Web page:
Former Senate President Dick Codey did the best “Dead man walking” routine in modern NJ political history. NJ ELEC chairman Jeff Brindle could’ve used a tutorial before this week’s hearing on his own job longevity.
We’re about to cover a lot of ground, folks, starting with a little trip back in time.
When the New Jersey Senate first voted on gay marriage legislation on January 7, 2010 the effort was unsuccessful. The final tally was 20 NAYs, 14 YAYs and 5 abstentions, so in the end, it wasn’t particularly close.
The drama was provided by outgoing Senate President Dick Codey who held court that day with knives in his back.
Just weeks earlier, the South Jersey Democratic machine lined up the votes to oust Codey, the longtime Senate President. So when Codey called a marriage equality vote with time running out on his term, he probably had legacy (his and his vanquishers) on his mind.
If Codey’s attempt to legalize gay marriage also highlighted that the same crew who dethroned him were barriers to gay marriage, it might have been a coincidence. Or maybe not. Knowing it would embarrass his vanquishers for all eternity, Codey gave us one last memorable spectacle that enabled lawmakers like Steve Sweeney, who benefitted most from Codey’s ouster, to reveal their true colors.
Sweeney, not ready to legalize gay marriage but too chickensh*t to vote no, joined most of the south Jersey dems to abstain that day. He didn’t vote one way or the other. He just sat there in the well of the Senate, stone-faced and stubborn, as the atmosphere around him grew increasingly dramatic, just like Codey might’ve predicted.
Codey’s farewell gesture not only revealed his own political skills and media savvy, it also made him look sympathetic and clever while making Sweeney look indecisive, flat-footed, and anti-gay.
And with that, Dick Codey transformed a humiliating defeat into a masterclass in how to make the most of your borrowed time in charge.
Jeff Brindle v. Phil Murphy 2023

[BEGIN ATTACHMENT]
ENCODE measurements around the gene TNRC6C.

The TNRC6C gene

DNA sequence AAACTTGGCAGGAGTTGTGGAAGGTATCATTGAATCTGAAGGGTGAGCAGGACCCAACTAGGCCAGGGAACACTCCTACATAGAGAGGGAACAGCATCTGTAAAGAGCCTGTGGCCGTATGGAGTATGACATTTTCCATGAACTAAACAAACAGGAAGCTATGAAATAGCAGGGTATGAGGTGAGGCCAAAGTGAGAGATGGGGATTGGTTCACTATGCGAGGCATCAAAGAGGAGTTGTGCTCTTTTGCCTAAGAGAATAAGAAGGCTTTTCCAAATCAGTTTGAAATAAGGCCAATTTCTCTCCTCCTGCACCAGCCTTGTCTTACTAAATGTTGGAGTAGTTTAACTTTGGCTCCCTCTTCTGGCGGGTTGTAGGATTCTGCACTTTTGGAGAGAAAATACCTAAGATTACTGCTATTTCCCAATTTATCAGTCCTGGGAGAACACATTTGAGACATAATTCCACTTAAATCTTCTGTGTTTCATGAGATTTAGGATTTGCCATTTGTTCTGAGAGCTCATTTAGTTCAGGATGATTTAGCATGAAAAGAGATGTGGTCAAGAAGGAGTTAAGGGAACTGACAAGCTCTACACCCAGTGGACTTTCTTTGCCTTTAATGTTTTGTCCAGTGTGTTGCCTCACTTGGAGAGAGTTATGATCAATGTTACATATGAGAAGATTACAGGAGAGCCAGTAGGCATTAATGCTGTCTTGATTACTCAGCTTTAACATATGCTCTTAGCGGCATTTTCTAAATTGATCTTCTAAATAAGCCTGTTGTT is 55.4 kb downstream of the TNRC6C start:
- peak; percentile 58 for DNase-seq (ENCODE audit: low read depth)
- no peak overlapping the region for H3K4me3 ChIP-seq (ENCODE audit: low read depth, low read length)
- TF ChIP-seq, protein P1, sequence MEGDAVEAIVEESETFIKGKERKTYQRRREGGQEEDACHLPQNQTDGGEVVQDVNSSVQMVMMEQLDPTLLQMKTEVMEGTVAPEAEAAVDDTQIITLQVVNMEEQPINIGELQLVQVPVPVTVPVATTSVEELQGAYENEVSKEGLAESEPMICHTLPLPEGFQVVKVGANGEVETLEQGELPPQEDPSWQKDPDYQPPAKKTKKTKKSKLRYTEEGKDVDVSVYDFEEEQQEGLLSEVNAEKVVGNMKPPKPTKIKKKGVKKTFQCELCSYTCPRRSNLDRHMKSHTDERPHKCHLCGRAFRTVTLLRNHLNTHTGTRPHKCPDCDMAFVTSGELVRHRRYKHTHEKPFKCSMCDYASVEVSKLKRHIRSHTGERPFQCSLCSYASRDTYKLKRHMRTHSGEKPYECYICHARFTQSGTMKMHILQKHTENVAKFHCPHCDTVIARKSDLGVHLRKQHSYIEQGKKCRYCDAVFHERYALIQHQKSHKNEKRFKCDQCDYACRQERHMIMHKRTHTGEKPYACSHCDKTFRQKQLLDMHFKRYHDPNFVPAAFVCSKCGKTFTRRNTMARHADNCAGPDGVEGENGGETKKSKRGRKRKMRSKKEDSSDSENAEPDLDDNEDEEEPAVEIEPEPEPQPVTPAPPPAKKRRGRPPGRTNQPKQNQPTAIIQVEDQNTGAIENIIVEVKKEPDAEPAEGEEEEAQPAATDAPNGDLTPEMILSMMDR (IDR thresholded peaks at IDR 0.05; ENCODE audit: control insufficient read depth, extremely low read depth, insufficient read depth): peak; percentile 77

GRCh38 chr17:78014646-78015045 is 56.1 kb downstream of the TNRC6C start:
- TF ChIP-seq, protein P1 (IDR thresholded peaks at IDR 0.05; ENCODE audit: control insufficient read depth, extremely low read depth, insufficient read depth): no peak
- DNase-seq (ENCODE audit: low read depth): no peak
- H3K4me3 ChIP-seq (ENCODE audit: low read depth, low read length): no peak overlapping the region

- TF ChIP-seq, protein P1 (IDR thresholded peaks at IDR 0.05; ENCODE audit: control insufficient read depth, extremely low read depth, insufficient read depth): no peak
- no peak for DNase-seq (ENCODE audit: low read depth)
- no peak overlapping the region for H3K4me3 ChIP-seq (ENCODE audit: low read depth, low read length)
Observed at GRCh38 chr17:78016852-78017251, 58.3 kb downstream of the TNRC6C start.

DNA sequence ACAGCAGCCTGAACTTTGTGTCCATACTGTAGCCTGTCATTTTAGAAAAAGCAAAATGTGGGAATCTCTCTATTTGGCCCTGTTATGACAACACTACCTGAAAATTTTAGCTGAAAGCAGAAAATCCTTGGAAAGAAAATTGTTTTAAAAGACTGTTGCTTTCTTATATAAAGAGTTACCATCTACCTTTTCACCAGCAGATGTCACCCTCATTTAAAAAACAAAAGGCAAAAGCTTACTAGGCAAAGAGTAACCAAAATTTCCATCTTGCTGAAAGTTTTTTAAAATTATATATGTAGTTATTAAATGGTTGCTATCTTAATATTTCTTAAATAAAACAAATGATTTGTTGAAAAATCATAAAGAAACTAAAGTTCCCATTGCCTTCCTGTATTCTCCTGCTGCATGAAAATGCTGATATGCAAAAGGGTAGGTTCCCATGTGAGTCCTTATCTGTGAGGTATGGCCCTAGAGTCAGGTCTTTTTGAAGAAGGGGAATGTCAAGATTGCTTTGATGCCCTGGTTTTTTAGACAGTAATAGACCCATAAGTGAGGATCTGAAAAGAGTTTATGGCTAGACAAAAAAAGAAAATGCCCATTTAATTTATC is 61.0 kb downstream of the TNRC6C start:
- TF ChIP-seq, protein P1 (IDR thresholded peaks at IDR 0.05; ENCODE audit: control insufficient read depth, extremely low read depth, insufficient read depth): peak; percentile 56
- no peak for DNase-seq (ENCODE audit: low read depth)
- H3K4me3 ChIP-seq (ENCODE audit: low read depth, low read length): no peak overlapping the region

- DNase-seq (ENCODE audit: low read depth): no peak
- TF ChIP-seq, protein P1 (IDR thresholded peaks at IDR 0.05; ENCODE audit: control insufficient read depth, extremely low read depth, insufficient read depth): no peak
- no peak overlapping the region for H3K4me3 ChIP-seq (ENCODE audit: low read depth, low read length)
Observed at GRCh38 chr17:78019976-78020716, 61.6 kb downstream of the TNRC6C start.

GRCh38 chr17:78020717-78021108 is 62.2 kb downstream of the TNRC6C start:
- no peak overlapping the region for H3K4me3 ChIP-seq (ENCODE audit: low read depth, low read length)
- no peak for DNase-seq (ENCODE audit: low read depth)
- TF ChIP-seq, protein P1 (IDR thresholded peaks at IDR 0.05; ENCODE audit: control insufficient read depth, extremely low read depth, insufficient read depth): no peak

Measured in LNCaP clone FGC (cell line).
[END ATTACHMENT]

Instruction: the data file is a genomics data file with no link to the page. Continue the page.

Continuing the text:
NJ Governor Phil Murphy really hates Jeff Brindle, the Executive Director of the NJ Election Law Enforcement Commission, aka NJ ELEC, NJ’s election watchdog.
We may never know the real reason Murphy is so keen on Brindle’s ouster, but I doubt it’s really about fighting anti-LGBTQ discrimination. That’s how the governor is framing his repeated attempts to fire Brindle after some cringy emails about queer folks emerged from Brindle to his staff. One email was an unfunny but harmless joke about National Coming Out Day. Another email about a transgender female inmate impregnating fellow inmates inside a women’s prison triggered Garden State Equality to join Murphy in calling for Brindle’s ouster.
Earlier this year, Murphy pushed legislation allowing him to sack Bridle and and replace him with a political appointee. The Murphy-endorsed legislation would also end campaign contribution limits and create slush funds for party leaders. It was truly the swampiest thing Murphy has tried to do in office.
Advocates and Murphy allies cried foul and the bill was pulled only to be replaced by a slightly less awful bill that’s currently sailing though the state house. The old legislation empowered Murphy to fire Brindle directly. The new bill permits an indirect ouster: Murphy appoints a new 4-member commission who’d promptly replace Jeff Brindle with someone from Murphy world.
With the notable exception of Garden State Equality, Murphy’s allies hate this version of the legislation as well.
Arati Kreibich is Director of Democracy Organizing at Working Families Party, a group closely aligned with Murphy.
“This bill is bad for New Jersey and bad for our democracy,” Ms. Kreibich told InsiderNJ. “The passing of S 2866/ A 4372, the inaptly named Elections Transparency Act is infuriating because this bill manages to instead gut New Jersey’s anti-corruption laws, opens the floodgates to more money in NJ politics, threatens the independence of our election watch-dog, and weakens campaign finance enforcement.”
We the People is a left-leaning coalition of labor, advocacy, and grassroots orgs.
“We are deeply dismayed by the so-called ‘Elections Transparency Act’ bill, which would effectively legalize corruption in New Jersey by rolling back important ethics protections and weakening the state’s independent elections watchdog,” We the People said in a statement. “If we want stronger elections and better state campaign finance and ethics laws, our elected officials must push for major changes to this bill – and ensure that any bill that moves forward works for the people of New Jersey, not shadowy special interests and wealthy donors.”
Swampy ain’t it?
The GOP hates the bill as well.
“No one who voted for, or signs, this bill can ever again legitimately claim to give a damn about fair, clean and honest elections,” said Declan O’Scanlon (R-Little Silver) and it’s really hard to argue with that statement.